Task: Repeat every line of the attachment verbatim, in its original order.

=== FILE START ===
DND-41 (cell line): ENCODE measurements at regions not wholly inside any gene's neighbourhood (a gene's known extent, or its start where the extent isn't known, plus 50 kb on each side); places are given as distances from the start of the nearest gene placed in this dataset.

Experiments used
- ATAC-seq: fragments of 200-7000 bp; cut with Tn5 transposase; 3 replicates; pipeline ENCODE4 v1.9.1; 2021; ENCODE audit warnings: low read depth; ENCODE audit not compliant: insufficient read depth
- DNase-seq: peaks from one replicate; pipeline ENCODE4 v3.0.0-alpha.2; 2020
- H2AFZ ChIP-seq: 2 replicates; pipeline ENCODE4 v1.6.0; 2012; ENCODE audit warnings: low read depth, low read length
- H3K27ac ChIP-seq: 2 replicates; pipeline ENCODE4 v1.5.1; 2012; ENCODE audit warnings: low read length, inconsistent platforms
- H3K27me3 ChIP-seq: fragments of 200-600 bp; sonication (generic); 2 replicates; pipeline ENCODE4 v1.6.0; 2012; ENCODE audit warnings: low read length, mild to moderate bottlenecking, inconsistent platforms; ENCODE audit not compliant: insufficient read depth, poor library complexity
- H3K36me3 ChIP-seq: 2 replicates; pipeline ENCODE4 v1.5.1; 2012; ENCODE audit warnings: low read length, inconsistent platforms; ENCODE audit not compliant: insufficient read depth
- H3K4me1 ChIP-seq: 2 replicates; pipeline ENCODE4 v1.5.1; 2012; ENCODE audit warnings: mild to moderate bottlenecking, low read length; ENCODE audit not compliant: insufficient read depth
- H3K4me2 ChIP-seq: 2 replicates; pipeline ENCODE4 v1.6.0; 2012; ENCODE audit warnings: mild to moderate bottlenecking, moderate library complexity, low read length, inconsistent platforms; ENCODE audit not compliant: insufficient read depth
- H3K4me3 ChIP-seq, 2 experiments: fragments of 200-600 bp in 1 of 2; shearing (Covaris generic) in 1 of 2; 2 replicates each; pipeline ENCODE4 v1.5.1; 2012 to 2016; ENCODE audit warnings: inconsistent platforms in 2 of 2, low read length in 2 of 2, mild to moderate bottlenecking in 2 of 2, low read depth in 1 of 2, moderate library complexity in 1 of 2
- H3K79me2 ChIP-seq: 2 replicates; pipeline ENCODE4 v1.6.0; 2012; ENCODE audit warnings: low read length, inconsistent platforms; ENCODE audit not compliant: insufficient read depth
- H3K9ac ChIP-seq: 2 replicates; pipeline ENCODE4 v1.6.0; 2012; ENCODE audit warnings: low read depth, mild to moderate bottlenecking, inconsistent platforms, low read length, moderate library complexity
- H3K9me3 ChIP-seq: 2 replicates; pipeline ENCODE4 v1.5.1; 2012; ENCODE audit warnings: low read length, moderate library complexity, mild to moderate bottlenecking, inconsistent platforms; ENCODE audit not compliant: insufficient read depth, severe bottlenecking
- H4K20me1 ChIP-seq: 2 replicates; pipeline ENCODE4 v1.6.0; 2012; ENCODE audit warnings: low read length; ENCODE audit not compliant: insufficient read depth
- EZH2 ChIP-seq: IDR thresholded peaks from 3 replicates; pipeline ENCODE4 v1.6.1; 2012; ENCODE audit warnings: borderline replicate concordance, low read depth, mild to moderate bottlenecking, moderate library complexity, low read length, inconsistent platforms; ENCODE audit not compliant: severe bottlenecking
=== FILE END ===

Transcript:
DND-41 (cell line): ENCODE measurements at regions not wholly inside any gene's neighbourhood (a gene's known extent, or its start where the extent isn't known, plus 50 kb on each side); places are given as distances from the start of the nearest gene placed in this dataset.

Experiments used
- ATAC-seq: fragments of 200-7000 bp; cut with Tn5 transposase; 3 replicates; pipeline ENCODE4 v1.9.1; 2021; ENCODE audit warnings: low read depth; ENCODE audit not compliant: insufficient read depth
- DNase-seq: peaks from one replicate; pipeline ENCODE4 v3.0.0-alpha.2; 2020
- H2AFZ ChIP-seq: 2 replicates; pipeline ENCODE4 v1.6.0; 2012; ENCODE audit warnings: low read depth, low read length
- H3K27ac ChIP-seq: 2 replicates; pipeline ENCODE4 v1.5.1; 2012; ENCODE audit warnings: low read length, inconsistent platforms
- H3K27me3 ChIP-seq: fragments of 200-600 bp; sonication (generic); 2 replicates; pipeline ENCODE4 v1.6.0; 2012; ENCODE audit warnings: low read length, mild to moderate bottlenecking, inconsistent platforms; ENCODE audit not compliant: insufficient read depth, poor library complexity
- H3K36me3 ChIP-seq: 2 replicates; pipeline ENCODE4 v1.5.1; 2012; ENCODE audit warnings: low read length, inconsistent platforms; ENCODE audit not compliant: insufficient read depth
- H3K4me1 ChIP-seq: 2 replicates; pipeline ENCODE4 v1.5.1; 2012; ENCODE audit warnings: mild to moderate bottlenecking, low read length; ENCODE audit not compliant: insufficient read depth
- H3K4me2 ChIP-seq: 2 replicates; pipeline ENCODE4 v1.6.0; 2012; ENCODE audit warnings: mild to moderate bottlenecking, moderate library complexity, low read length, inconsistent platforms; ENCODE audit not compliant: insufficient read depth
- H3K4me3 ChIP-seq, 2 experiments: fragments of 200-600 bp in 1 of 2; shearing (Covaris generic) in 1 of 2; 2 replicates each; pipeline ENCODE4 v1.5.1; 2012 to 2016; ENCODE audit warnings: inconsistent platforms in 2 of 2, low read length in 2 of 2, mild to moderate bottlenecking in 2 of 2, low read depth in 1 of 2, moderate library complexity in 1 of 2
- H3K79me2 ChIP-seq: 2 replicates; pipeline ENCODE4 v1.6.0; 2012; ENCODE audit warnings: low read length, inconsistent platforms; ENCODE audit not compliant: insufficient read depth
- H3K9ac ChIP-seq: 2 replicates; pipeline ENCODE4 v1.6.0; 2012; ENCODE audit warnings: low read depth, mild to moderate bottlenecking, inconsistent platforms, low read length, moderate library complexity
- H3K9me3 ChIP-seq: 2 replicates; pipeline ENCODE4 v1.5.1; 2012; ENCODE audit warnings: low read length, moderate library complexity, mild to moderate bottlenecking, inconsistent platforms; ENCODE audit not compliant: insufficient read depth, severe bottlenecking
- H4K20me1 ChIP-seq: 2 replicates; pipeline ENCODE4 v1.6.0; 2012; ENCODE audit warnings: low read length; ENCODE audit not compliant: insufficient read depth
- EZH2 ChIP-seq: IDR thresholded peaks from 3 replicates; pipeline ENCODE4 v1.6.1; 2012; ENCODE audit warnings: borderline replicate concordance, low read depth, mild to moderate bottlenecking, moderate library complexity, low read length, inconsistent platforms; ENCODE audit not compliant: severe bottlenecking